I appreciated how concrete the suggestions for this panel were. The slides contained videos which demonstrated the techniques discussed. Several times, the audience asked questions and the panelists had several garments on hand to quickly demonstrate the suggested fixes. Having two people in the same room made the panel feel very conversational and kept everything moving along. This was also a great panel to watch live because the panelists were so responsive to audience questions.
Always one of my favorite parts of any BAK event, this fashion walk was carefully edited to group coordinates together into aesthetic or thematic portions. The chat is always so warm and welcoming. I love trying to find all of the participants on social media so I can follow them for more fashion content.
Panelist Denise commented at one point that her panel was “Bob Ross but with more swearing.” Watching this panel live felt like hanging out with a friend painting their nails while cracking jokes and telling your all their cosmetic secrets. Denise did a fantastic job of answering questions as they popped in the chat about everything from polish choices to juicy indie polish drama. The “nail cam” gave an excellent view of the designs on each nail. If you’re looking for inspiration, one of the five designs completed in this panel are sure to pique your interest.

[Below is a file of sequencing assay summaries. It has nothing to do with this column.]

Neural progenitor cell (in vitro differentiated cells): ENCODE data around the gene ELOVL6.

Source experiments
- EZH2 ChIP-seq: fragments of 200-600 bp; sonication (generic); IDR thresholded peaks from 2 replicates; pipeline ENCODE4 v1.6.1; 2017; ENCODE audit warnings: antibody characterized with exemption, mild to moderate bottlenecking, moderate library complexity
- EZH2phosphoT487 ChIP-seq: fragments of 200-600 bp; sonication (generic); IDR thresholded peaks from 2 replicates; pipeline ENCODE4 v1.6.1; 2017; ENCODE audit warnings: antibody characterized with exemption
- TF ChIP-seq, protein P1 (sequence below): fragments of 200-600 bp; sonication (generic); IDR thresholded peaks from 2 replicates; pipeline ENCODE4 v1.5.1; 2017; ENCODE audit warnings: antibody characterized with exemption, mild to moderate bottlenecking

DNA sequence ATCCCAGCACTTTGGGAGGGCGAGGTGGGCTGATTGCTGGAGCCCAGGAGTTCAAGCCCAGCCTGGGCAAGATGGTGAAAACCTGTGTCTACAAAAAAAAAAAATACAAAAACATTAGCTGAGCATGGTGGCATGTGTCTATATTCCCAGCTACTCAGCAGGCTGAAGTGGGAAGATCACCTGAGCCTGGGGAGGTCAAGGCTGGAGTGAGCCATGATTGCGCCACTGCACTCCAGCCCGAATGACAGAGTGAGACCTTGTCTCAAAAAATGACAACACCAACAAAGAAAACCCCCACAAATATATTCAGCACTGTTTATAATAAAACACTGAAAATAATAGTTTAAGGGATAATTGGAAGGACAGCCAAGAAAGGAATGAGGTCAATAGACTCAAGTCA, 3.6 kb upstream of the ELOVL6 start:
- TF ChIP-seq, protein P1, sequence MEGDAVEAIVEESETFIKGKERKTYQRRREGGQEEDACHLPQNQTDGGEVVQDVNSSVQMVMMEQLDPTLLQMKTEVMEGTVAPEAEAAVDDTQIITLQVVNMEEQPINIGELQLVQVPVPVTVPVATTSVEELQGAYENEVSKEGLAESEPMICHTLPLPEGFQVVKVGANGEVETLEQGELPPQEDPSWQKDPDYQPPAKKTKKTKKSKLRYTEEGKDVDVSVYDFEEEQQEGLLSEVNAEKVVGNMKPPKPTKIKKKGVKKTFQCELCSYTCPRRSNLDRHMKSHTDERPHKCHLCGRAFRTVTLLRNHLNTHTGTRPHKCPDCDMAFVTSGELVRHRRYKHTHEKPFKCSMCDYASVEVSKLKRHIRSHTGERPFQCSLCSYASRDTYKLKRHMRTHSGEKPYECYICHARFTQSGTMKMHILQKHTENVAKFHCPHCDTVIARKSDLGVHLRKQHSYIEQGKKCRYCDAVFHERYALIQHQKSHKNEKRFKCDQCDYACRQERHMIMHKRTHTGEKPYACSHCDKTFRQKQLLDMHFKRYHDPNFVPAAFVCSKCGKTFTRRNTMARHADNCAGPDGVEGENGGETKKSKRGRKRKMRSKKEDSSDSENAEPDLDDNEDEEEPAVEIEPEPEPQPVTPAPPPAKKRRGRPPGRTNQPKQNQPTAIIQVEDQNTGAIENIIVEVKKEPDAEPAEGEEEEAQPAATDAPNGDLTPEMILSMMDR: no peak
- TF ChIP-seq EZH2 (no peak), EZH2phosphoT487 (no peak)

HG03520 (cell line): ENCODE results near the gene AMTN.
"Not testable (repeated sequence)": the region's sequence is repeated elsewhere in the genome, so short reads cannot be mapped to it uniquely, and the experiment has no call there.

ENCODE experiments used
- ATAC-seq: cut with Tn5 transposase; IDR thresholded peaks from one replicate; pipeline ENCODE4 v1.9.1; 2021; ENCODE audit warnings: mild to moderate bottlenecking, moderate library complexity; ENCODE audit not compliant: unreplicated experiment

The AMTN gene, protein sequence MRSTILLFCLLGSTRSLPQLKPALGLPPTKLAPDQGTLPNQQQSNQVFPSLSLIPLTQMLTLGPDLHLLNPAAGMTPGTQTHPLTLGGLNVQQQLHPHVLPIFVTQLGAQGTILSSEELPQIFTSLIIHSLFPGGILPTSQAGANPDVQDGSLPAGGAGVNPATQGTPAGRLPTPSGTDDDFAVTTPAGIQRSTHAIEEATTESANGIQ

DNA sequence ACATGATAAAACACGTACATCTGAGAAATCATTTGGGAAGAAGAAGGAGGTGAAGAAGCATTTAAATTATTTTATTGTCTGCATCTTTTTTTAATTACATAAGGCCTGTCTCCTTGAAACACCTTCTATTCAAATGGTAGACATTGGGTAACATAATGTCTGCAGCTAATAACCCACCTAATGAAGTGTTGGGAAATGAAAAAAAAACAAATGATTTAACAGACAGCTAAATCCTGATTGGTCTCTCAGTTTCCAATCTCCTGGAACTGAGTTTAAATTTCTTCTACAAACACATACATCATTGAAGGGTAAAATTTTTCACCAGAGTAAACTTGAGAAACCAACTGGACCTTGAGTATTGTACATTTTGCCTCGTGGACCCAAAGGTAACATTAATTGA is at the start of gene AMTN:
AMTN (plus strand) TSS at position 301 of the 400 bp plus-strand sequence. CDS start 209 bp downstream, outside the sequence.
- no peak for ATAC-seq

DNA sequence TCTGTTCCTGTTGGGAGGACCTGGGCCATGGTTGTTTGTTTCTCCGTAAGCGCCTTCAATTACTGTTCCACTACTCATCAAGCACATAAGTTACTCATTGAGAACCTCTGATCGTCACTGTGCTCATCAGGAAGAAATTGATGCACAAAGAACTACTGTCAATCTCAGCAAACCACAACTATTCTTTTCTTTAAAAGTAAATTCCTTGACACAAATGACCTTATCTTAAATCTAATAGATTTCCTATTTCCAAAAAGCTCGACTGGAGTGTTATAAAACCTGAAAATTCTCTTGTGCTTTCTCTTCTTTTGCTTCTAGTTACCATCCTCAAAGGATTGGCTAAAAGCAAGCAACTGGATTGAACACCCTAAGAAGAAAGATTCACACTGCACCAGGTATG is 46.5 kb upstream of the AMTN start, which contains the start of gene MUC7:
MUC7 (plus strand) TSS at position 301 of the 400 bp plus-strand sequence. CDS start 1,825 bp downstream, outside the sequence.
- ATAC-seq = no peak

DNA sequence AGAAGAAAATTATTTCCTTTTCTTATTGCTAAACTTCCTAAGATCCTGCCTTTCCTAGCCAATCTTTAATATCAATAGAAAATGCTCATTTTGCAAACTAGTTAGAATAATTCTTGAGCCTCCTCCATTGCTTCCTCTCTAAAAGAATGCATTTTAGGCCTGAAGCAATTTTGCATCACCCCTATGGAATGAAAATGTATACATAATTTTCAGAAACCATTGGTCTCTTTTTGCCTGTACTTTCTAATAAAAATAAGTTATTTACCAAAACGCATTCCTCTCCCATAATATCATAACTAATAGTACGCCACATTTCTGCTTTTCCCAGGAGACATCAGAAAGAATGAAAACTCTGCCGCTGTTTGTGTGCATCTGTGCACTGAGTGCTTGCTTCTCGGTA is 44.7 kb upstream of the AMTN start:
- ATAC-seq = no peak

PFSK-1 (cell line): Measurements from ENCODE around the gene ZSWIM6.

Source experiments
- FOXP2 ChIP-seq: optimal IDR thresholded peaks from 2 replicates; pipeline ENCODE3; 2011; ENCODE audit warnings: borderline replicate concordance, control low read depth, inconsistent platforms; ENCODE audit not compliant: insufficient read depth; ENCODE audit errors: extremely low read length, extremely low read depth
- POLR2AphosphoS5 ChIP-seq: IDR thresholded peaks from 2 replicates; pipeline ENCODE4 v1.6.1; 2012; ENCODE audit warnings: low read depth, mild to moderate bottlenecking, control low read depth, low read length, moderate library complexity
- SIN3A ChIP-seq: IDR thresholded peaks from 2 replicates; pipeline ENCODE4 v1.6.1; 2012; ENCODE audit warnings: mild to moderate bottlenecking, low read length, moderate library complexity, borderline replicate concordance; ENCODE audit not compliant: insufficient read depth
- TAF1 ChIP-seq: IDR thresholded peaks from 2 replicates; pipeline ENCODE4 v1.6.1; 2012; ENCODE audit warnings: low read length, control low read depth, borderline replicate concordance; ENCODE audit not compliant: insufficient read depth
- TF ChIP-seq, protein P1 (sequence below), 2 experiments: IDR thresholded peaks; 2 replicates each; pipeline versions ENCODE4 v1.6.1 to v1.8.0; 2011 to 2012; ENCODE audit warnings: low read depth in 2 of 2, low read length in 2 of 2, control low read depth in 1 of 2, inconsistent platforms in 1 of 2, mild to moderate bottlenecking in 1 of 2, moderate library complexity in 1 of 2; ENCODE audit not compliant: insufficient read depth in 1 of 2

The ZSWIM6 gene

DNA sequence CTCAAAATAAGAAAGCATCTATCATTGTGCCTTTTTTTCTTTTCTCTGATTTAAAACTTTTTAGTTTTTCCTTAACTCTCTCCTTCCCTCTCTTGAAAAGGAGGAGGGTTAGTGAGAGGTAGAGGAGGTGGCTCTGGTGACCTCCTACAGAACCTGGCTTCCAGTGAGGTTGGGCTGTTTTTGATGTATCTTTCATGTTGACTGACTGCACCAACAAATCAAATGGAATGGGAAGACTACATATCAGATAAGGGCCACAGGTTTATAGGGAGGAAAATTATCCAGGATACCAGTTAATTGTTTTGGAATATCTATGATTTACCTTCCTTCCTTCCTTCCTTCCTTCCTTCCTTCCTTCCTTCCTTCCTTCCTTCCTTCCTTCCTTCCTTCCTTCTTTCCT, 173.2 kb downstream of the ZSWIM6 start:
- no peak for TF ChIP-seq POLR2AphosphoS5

As usual, Mani and Pie roasted and toasted new releases from lolita brands and let the audience vote on whether dresses were a “star” or “bizarre”. Normally, these panels make excellent of use a Twitch bot to run a poll in the chat. However, the bot missed the memo and didn’t appear in the chat. Luckily, the hardworking BAK tech crew quickly threw together straw polls so that the panel could continue as usual. I was so impressed by how easily both panelists rolled with the punches. While the BAK events are always warm and welcoming, Kowaii or Kawaii often has some of the most vocal and animated audience members. It is always so fun to be in part of the live stream of this panel.
While I’m not super into astrology, the chat was full of lots people who were having a blast discussing astrology. While there was some good natured jokes at the expense of everyone, the panel was light and a fun way to start the day. Look out in the future for astrology memes, including what brands correspond with each zodiac sign.
Genuinely devastated that I couldn’t see this panel in person. The slides made for this panel worked perfectly and really made this panel feel like a game show. It seems like there needed to be a better system for buzzing in, but the host and participants made it work. The team at BAK also had their pun gun set to kill. The clues and answers had me in tears at times.